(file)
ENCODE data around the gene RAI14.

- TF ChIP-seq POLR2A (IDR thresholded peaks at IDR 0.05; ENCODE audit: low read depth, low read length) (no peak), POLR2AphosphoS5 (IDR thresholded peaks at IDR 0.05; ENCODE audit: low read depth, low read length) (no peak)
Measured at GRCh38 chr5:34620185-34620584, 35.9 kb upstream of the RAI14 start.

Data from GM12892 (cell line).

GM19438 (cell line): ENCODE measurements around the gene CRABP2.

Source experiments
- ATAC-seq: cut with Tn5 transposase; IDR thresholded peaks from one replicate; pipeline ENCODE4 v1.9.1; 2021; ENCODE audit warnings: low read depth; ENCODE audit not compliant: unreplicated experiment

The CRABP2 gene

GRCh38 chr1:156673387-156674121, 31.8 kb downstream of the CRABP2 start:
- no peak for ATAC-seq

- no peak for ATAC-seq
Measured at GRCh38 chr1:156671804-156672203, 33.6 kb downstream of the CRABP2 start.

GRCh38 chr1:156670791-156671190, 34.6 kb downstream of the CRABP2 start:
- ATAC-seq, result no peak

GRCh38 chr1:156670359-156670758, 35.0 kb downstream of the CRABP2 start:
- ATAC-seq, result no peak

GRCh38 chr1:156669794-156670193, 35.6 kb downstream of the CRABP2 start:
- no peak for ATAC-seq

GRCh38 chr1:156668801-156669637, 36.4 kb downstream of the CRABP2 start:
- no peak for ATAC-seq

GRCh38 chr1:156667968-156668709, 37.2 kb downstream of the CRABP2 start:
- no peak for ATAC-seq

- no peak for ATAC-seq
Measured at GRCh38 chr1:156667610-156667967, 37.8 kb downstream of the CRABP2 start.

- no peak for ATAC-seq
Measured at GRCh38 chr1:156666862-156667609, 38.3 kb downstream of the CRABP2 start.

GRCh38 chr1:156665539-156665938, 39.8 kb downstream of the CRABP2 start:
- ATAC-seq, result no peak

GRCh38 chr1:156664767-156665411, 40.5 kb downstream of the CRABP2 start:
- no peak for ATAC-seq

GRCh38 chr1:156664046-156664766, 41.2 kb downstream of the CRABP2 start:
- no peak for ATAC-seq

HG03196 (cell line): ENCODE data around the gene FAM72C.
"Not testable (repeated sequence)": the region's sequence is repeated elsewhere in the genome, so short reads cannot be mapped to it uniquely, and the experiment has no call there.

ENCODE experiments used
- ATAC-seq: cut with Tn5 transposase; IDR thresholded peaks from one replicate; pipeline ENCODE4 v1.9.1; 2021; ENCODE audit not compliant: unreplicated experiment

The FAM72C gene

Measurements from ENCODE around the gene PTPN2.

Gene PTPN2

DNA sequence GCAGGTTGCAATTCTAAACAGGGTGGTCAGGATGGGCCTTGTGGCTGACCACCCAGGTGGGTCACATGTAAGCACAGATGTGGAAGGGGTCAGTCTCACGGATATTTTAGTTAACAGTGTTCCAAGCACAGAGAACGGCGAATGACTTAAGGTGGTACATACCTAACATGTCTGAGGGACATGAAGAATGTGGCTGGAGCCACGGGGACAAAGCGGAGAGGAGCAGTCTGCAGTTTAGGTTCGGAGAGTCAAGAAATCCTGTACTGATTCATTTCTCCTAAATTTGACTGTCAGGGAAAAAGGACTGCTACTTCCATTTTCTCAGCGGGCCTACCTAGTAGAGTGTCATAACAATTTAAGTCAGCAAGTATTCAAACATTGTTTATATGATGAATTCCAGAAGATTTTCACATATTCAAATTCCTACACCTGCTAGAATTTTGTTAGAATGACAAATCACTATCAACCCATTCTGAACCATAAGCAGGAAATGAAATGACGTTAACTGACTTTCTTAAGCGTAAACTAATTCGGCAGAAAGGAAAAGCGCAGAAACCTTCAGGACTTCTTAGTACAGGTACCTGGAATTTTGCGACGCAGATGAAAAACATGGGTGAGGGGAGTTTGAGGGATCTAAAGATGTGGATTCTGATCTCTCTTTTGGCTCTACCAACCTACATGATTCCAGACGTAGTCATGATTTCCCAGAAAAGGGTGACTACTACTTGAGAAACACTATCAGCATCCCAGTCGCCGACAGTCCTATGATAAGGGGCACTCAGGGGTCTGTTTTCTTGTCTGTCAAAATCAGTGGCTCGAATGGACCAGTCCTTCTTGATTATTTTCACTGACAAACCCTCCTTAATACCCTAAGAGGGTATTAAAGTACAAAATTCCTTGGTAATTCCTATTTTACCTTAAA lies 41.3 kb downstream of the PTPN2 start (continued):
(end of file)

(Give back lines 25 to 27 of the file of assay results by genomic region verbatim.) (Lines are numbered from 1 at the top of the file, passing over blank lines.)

- no peak for ATAC-seq
Measured at GRCh38 chr1:156666862-156667609, 38.3 kb downstream of the CRABP2 start.

GRCh38 chr1:156665539-156665938, 39.8 kb downstream of the CRABP2 start: